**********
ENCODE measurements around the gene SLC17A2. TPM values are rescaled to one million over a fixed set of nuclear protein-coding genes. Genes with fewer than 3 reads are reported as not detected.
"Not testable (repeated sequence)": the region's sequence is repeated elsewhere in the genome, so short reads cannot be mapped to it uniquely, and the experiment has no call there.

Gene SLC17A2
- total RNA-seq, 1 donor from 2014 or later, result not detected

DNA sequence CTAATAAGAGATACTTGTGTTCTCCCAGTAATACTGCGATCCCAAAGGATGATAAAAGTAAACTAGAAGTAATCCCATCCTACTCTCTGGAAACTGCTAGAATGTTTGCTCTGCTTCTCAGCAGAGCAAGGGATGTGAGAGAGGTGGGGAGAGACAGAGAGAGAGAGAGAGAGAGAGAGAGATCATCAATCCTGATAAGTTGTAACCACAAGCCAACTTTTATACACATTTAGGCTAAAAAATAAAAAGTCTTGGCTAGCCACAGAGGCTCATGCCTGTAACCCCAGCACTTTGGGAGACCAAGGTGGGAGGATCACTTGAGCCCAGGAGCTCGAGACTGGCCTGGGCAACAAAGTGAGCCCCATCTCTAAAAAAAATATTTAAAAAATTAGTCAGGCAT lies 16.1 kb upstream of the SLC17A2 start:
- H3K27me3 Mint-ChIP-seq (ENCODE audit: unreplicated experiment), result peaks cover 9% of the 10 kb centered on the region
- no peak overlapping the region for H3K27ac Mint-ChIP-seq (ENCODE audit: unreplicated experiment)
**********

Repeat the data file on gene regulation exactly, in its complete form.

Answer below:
ENCODE measurements around the gene SLC17A2. TPM values are rescaled to one million over a fixed set of nuclear protein-coding genes. Genes with fewer than 3 reads are reported as not detected.
"Not testable (repeated sequence)": the region's sequence is repeated elsewhere in the genome, so short reads cannot be mapped to it uniquely, and the experiment has no call there.

Gene SLC17A2
- total RNA-seq, 1 donor from 2014 or later, result not detected

DNA sequence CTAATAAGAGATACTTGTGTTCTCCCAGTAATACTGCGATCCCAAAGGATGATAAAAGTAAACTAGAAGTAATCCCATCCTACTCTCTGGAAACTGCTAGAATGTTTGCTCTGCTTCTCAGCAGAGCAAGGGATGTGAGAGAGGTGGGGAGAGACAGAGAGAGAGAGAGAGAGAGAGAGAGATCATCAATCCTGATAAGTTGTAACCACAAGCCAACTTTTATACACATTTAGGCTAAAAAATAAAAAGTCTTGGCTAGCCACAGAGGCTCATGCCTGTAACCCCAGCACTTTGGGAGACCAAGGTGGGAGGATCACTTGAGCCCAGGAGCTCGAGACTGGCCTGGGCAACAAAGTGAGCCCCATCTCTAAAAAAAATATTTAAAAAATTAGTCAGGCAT lies 16.1 kb upstream of the SLC17A2 start:
- H3K27me3 Mint-ChIP-seq (ENCODE audit: unreplicated experiment), result peaks cover 9% of the 10 kb centered on the region
- no peak overlapping the region for H3K27ac Mint-ChIP-seq (ENCODE audit: unreplicated experiment)